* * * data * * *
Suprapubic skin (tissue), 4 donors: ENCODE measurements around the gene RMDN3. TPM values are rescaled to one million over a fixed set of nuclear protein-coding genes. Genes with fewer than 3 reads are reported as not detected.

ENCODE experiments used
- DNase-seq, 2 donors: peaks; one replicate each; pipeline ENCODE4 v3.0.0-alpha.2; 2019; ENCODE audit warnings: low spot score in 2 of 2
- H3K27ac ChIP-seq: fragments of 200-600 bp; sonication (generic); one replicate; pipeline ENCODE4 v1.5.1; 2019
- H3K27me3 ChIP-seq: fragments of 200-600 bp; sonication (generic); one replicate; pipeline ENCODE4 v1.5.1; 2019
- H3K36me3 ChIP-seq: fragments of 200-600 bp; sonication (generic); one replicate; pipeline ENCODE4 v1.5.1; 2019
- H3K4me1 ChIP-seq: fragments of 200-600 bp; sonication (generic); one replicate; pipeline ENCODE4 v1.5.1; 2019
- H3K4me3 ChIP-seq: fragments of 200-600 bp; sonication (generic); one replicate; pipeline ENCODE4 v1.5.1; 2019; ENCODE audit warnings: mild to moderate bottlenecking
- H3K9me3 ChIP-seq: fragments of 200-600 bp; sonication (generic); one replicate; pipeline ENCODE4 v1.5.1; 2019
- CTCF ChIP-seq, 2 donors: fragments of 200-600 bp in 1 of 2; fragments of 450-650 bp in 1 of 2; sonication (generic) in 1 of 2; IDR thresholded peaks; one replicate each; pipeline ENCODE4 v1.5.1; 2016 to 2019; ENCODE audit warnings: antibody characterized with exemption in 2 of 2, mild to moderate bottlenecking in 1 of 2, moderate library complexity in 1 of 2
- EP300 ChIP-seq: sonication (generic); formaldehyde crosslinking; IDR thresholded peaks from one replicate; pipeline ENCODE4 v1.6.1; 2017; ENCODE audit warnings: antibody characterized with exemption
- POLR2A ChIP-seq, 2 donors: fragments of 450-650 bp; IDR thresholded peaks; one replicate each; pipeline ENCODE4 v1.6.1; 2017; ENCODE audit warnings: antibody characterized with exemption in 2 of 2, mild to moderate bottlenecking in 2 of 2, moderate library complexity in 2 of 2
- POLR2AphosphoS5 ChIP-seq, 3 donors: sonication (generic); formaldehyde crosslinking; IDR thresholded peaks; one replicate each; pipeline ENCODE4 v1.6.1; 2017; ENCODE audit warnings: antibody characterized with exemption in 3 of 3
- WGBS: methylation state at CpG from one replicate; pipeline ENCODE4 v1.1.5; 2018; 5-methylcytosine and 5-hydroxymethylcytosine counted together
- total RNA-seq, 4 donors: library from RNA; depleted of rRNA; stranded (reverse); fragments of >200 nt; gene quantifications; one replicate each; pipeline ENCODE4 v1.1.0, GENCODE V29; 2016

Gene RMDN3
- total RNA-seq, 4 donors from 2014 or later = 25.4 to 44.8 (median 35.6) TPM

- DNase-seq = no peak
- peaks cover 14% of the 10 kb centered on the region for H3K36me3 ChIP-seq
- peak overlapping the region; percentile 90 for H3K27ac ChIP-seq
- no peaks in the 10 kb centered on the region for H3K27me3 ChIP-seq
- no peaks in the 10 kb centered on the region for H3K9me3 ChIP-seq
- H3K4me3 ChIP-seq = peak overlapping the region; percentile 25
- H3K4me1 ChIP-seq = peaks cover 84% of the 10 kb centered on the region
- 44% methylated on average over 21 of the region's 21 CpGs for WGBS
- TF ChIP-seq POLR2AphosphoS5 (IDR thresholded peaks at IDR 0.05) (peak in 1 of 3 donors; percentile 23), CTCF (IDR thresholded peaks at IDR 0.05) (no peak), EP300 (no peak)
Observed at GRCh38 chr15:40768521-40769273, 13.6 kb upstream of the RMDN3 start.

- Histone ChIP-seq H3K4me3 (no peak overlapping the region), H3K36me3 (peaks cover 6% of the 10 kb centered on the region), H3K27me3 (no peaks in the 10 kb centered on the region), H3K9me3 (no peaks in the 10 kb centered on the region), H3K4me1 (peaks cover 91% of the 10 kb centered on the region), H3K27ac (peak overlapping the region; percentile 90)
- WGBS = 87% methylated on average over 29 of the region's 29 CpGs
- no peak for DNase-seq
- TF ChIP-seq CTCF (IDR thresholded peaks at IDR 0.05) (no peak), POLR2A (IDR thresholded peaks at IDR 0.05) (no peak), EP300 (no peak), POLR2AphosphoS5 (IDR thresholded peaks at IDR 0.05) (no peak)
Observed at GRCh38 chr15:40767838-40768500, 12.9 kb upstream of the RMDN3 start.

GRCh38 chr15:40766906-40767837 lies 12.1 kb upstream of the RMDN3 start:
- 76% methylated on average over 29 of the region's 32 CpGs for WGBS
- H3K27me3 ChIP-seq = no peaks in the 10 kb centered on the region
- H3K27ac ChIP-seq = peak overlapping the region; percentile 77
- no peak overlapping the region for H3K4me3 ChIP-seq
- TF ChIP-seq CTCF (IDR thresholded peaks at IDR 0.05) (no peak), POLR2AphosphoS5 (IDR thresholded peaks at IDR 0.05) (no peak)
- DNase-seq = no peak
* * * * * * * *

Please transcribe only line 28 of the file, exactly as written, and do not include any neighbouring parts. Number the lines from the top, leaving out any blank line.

- Histone ChIP-seq H3K4me3 (no peak overlapping the region), H3K36me3 (peaks cover 6% of the 10 kb centered on the region), H3K27me3 (no peaks in the 10 kb centered on the region), H3K9me3 (no peaks in the 10 kb centered on the region), H3K4me1 (peaks cover 91% of the 10 kb centered on the region), H3K27ac (peak overlapping the region; percentile 90)